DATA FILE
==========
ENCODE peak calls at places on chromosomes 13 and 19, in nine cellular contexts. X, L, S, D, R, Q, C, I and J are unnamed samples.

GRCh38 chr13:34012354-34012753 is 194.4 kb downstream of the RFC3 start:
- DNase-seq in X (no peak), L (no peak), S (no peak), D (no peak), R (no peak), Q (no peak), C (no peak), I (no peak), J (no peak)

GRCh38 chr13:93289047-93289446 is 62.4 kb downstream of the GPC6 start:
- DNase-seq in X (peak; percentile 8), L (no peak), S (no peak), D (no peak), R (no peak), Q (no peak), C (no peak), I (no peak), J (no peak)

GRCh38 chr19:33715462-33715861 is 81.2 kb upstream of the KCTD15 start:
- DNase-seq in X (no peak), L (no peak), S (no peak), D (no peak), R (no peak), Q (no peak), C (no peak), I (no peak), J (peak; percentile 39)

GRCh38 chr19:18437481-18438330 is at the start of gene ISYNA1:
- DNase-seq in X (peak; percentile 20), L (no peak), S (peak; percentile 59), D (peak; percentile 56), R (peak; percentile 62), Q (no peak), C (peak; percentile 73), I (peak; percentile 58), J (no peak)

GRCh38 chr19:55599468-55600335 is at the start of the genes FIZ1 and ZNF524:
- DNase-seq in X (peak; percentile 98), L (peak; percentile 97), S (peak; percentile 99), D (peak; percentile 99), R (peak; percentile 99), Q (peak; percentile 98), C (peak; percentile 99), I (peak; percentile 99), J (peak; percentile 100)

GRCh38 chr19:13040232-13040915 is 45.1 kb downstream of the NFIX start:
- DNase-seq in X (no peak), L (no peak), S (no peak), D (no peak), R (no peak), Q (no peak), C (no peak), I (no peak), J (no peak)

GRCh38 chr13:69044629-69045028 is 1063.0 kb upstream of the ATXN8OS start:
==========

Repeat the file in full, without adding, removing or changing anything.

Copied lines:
ENCODE peak calls at places on chromosomes 13 and 19, in nine cellular contexts. X, L, S, D, R, Q, C, I and J are unnamed samples.

GRCh38 chr13:34012354-34012753 is 194.4 kb downstream of the RFC3 start:
- DNase-seq in X (no peak), L (no peak), S (no peak), D (no peak), R (no peak), Q (no peak), C (no peak), I (no peak), J (no peak)

GRCh38 chr13:93289047-93289446 is 62.4 kb downstream of the GPC6 start:
- DNase-seq in X (peak; percentile 8), L (no peak), S (no peak), D (no peak), R (no peak), Q (no peak), C (no peak), I (no peak), J (no peak)

GRCh38 chr19:33715462-33715861 is 81.2 kb upstream of the KCTD15 start:
- DNase-seq in X (no peak), L (no peak), S (no peak), D (no peak), R (no peak), Q (no peak), C (no peak), I (no peak), J (peak; percentile 39)

GRCh38 chr19:18437481-18438330 is at the start of gene ISYNA1:
- DNase-seq in X (peak; percentile 20), L (no peak), S (peak; percentile 59), D (peak; percentile 56), R (peak; percentile 62), Q (no peak), C (peak; percentile 73), I (peak; percentile 58), J (no peak)

GRCh38 chr19:55599468-55600335 is at the start of the genes FIZ1 and ZNF524:
- DNase-seq in X (peak; percentile 98), L (peak; percentile 97), S (peak; percentile 99), D (peak; percentile 99), R (peak; percentile 99), Q (peak; percentile 98), C (peak; percentile 99), I (peak; percentile 99), J (peak; percentile 100)

GRCh38 chr19:13040232-13040915 is 45.1 kb downstream of the NFIX start:
- DNase-seq in X (no peak), L (no peak), S (no peak), D (no peak), R (no peak), Q (no peak), C (no peak), I (no peak), J (no peak)

GRCh38 chr13:69044629-69045028 is 1063.0 kb upstream of the ATXN8OS start: